Maudsley '100 years' and establishing the mental health biomedical research centre
MARCH 21, 2008
A celebratory ‘Maudsley Mission: Yesterday, today & tomorrow’ event took place at the Institute of Psychiatry (IOP), King’s College London on Thursday 20th March. Hosted by the South London and Maudsley NHS Foundation Trust (SlaM) on behalf of both organisations, the event also marked the establishment of their joint National Institute for Health Research (NIHR) Biomedical Research Centre for mental health.
Directed by Professor Simon Lovestone, this Biomedical Research Centre for Mental Health was founded in April 2007 as one of eleven new centres set up by the new National Institute for Health Research (NIHR) and funded by the Department of Health. The centre is working on new ways of preventing, diagnosing and treating mental health problems by ensuring advances in biomedical research are used to benefit service users and carers. For more information on the Biomedical Research Centre please go to: http://www.iop.kcl.ac.uk/departments/?locator=1016
100 Years of Maudsley
The Maudsley Mission event was introduced by Madeline Long, SLaM Chair, as an opportunity to reflect on 100 years since the origins of the Maudsley Hospital, and to look to the future of mental health research and care. The evening included a series of talks to an invited audience of scientists, as well as mental health professionals and NHS Maudsley and IOP Research staff.
Professor Graham Thornicroft, SLaM’s Director of R&D, presented an overview of the close working relationship between SLaM and the IOP, setting out the on-going priorities in treatment and care provision as well as the importance of anti-stigma campaigning for those living with a mental health condition. Stuart Bell, SLaM’s Chief Executive, reflected on how treatment provision has developed in the last 100 years since Henry Maudsley first established his hospital.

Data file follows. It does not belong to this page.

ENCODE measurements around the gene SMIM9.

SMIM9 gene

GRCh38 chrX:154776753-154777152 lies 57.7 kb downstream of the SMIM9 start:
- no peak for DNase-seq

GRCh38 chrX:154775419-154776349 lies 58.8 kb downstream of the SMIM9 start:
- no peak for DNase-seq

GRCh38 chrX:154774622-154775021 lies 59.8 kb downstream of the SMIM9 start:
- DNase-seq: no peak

A film entitled the Maudsley Mission film gave a flavour of the exciting and unique work undertaken by the Maudsley and IOP in collaboration.
Professor Simon Lovestone, Director of the Specialist Biomedical Research Centre, gave a presentation on the future of mental health research, reflecting on when it first began and summarising what may one day be possible. Thanks to advances in genetic research in the not too distant future, diagnosis and individuals’ treatment responses may be easier to predict and personalise. Professor Lovestone summarised: ““Maudsley’s mission was to create a centre where research, teaching and clinical care could be conducted to the highest possible standards. Our mission today is to carry that ideal into the next century of this institution."
The event concluded with presentations from two arts project, ActionDog and The Opera Group, illustrating the collaborative work between the Specialist Biomedical Research Centre and partners to disseminate science to wider audiences.
ActionDog, a public engagement company, is working on a collaborative partnership which includes the BRC on a Design and Gerontology (D&G) project that uses the science of ageing to inspire young people to design and translate ideas into exciting clothing collections. Exploring the process of ageing and examining key biomarkers, the young people will learn about the ageing process and translate this information into garments which demonstrate the biomedical facts of ageing.
The Opera Group is developing a new opera exploring the social, emotional and physical impacts of dementia, and specifically Alzheimer’s disease. Working in partnership with Professor Simon Lovestone’s team, The Opera Group will deliver a series of activities which will enable research and development of the new opera and, it is hoped, to build support and partnerships for the larger project across both cultural and scientific communities.